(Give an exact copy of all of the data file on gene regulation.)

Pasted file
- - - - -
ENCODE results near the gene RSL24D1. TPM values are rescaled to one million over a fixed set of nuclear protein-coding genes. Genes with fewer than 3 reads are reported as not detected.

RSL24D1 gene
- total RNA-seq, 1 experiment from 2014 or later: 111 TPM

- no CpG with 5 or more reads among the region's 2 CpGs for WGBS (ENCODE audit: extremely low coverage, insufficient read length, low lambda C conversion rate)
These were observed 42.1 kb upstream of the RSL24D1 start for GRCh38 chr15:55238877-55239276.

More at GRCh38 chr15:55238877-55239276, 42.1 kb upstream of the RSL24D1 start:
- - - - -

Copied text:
ENCODE results near the gene RSL24D1. TPM values are rescaled to one million over a fixed set of nuclear protein-coding genes. Genes with fewer than 3 reads are reported as not detected.

RSL24D1 gene
- total RNA-seq, 1 experiment from 2014 or later: 111 TPM

- no CpG with 5 or more reads among the region's 2 CpGs for WGBS (ENCODE audit: extremely low coverage, insufficient read length, low lambda C conversion rate)
These were observed 42.1 kb upstream of the RSL24D1 start for GRCh38 chr15:55238877-55239276.

More at GRCh38 chr15:55238877-55239276, 42.1 kb upstream of the RSL24D1 start: